Chemical drift from herbicide spray on neighbouring property results in $6.5M damages award for Victorian vineyard owner25 August 2017 | Commercial Premises
Victorian farmer liable for $6.5M damages (plus just over $700,000 interest) for chemical spray drift damage to neighbour's vineyard.
- Whether the spraying of herbicides caused damage to the plaintiff's vineyard
- If yes, did that constitute a substantial and unreasonable interference with the plaintiff’s use and enjoyment of its land
- Whether the defendant failed to take precautions against the risk of damage to the plaintiff’s vineyard that a reasonable person in the same or similar position would have taken
Mr and Mrs Caccaviello (directors of the plaintiff company) purchased land in Victoria in about 1999 and established a 62ha vineyard. They sold harvested crops to local wine makers.The defendant, Mr Rodney Hayden, was the owner and occupier of a neighbouring property which included a paddock known as ‘Perrononies’, upon which an animal feed crop (vetch) was being grown.
On 4 October 2013, Mr Caccaviello went to spray the part of the vineyard known as Mallee Block. He immediately noticed that the vines looked different, which he initially suspected was due to frost. However, the condition of the vines continued to deteriorate and Mr Caccaviello began to suspect that a chemical spray drift (and not frost) was the cause of the damage. The defendant conceded that he had sprayed his crop, in the adjacent paddock, with a mixture of chemicals which are toxic to grapevines.
The plaintiff issued proceedings seeking damages for nuisance and negligence. The defendant denied it had breached any duty of care and alleged any damage suffered was caused by water stress arising from inadequate irrigation, excessive pruning and general inadequate management.
The Decision at Trial
The court noted there was no direct evidence of spray drift but was satisfied, on the balance of probabilities, that it did occur. Bureau of Meteorology data indicated that there were strong gusty winds prevailing. The court was critical of the fact that defendant chose to apply the herbicide at above the recommended rate and noted that the defendant was intent on achieving an effective result with only one herbicide application, in order to minimise costs. The defendant’s spray diary records, which were tendered as evidence that the conditions were favourable, were rejected as being neither reliable nor contemporaneous.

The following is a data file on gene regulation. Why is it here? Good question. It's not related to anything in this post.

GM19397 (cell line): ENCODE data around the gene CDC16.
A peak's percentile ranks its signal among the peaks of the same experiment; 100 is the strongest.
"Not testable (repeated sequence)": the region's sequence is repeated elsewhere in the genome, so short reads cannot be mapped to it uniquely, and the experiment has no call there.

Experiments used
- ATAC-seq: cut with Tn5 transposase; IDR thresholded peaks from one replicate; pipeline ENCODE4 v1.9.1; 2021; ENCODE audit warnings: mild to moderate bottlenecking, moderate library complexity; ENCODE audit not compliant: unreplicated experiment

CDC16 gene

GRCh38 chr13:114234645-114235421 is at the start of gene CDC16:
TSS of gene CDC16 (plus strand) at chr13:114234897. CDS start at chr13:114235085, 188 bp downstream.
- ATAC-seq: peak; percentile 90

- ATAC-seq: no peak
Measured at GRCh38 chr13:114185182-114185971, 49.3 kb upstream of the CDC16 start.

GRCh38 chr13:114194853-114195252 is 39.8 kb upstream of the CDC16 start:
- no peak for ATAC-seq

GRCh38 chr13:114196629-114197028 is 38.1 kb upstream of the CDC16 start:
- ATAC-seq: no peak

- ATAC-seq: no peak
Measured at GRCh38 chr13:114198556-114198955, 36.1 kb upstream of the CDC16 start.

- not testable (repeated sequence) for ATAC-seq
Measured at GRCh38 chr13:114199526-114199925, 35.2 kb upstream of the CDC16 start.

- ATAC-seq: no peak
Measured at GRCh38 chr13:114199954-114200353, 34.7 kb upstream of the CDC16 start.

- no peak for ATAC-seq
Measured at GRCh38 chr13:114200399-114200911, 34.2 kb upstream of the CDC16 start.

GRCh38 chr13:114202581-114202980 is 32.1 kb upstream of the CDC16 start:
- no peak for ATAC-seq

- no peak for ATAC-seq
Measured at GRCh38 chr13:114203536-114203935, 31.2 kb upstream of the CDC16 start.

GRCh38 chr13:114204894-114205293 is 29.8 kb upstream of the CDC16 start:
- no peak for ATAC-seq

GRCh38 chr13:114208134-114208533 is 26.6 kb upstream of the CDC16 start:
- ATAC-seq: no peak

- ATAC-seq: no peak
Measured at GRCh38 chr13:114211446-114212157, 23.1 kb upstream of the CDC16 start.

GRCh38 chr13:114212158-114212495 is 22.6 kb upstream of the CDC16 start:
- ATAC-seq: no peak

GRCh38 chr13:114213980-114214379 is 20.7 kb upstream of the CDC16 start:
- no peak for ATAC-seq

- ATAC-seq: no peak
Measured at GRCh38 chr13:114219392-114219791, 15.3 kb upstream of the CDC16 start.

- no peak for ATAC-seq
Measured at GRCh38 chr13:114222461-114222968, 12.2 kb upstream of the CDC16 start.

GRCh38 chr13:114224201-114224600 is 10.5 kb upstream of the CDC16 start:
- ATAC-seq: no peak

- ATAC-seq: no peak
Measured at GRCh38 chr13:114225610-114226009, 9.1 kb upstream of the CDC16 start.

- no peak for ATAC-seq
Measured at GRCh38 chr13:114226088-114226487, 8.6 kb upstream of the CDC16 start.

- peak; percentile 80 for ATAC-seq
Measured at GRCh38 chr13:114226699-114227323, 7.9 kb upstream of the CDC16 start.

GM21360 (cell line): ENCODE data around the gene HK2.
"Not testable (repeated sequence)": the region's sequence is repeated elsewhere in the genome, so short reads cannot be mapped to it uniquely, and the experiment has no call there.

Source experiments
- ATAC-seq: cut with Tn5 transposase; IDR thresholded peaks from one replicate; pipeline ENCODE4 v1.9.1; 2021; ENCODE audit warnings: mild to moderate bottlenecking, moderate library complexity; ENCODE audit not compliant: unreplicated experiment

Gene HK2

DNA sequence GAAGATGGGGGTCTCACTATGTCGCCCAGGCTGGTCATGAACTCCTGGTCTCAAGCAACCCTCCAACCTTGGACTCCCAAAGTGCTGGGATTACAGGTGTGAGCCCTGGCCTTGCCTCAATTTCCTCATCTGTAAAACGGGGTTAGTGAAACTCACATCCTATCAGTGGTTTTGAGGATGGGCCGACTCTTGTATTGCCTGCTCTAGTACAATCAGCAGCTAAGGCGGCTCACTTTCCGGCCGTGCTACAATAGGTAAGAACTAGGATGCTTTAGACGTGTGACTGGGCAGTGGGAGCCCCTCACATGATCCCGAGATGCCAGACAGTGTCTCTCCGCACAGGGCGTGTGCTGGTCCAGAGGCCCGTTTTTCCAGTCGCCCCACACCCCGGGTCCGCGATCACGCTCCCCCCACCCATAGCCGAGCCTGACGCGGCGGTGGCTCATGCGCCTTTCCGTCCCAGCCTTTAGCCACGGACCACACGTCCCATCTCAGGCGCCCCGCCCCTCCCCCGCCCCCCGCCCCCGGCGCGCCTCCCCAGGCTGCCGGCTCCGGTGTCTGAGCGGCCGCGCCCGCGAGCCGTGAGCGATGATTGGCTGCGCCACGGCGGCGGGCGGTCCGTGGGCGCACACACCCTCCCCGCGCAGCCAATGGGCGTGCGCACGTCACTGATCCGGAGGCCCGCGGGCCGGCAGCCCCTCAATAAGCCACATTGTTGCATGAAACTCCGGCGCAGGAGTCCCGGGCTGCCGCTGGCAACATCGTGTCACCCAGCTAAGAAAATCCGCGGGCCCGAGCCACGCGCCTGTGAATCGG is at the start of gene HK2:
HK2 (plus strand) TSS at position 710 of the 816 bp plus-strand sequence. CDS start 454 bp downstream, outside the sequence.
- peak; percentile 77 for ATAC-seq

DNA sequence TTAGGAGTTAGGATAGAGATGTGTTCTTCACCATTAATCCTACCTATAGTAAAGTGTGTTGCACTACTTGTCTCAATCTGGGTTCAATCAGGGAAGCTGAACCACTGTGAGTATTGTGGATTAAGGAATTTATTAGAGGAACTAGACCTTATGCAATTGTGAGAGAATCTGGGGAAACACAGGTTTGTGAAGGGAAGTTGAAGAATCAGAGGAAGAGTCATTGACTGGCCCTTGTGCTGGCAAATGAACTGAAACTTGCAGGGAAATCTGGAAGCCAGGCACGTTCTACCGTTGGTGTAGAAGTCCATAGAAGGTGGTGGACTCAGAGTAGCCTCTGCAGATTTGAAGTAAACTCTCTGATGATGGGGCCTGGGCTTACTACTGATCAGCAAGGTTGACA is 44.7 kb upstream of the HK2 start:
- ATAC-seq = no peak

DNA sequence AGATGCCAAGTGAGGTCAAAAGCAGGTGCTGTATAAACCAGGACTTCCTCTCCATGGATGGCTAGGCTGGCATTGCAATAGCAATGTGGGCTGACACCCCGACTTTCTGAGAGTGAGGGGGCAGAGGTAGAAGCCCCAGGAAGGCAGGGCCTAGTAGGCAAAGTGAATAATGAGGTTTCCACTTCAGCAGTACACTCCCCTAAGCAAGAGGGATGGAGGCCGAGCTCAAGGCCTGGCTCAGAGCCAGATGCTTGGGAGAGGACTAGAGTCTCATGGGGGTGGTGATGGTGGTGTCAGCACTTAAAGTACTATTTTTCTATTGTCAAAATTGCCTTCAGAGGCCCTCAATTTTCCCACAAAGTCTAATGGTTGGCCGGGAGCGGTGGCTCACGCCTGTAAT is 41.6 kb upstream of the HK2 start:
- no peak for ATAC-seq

The claim in nuisance succeeded. The spray drift materially and substantially interfered with the plaintiff’s use of the land because the physical and commercial effects of it were not limited to a single season and extended to the need to reinstate the entire area of land. The defendant’s conduct was unreasonable because the weather conditions were unfavourable, the concentration of herbicides was inappropriate and the defendant was well aware of the risks.
The claim in negligence also succeeded. There was no dispute that a duty of care was owed. As to breach, the defendant acknowledged that there was an inherent significant risk to neighbouring properties when spraying with chemicals. The court had no hesitation in finding that the defendant fell short of the standard of a reasonable, prudent farmer by spraying in the prevailing conditions at the relevant time. The risk of damage could easily have been avoided by spraying a few days later when the winds had abated. The defendant was not relieved of breach of duty by reason of the fact that he had obtained advice from a consultant agronomist about the appropriate chemical mix, because he did not follow the advice given. For these reasons the court was satisfied that the spray drift event was the cause of the damage to the plaintiff’s vineyard.
The court rejected the defendant’s arguments that the plaintiff’s damages were caused by his own mismanagement because there was evidence that the plaintiff had acted carefully on professional advice.
As to damages, the court accepted that remediation of the land was both necessary and reasonable, and awarded damages for loss of sales together with rehabilitation and mitigation costs amounting to $6.5 M plus interest of just over $700,000.
Implications for you
This case highlights the importance of thorough trial preparation. The lack of contemporaneous weather records meant that the court was required to draw inferences from the evidence of the witnesses, some of which was unfavourable. The court was also critical of the defendant’s witnesses who could not recall certain matters but could recall other conveniently favourable matters. Insurers need to be aware that if matters such as these cannot be satisfactorily addressed at trial, there may be a significant exposure not only to a very substantial judgment, but also to a hefty interest bill as occurred in this case.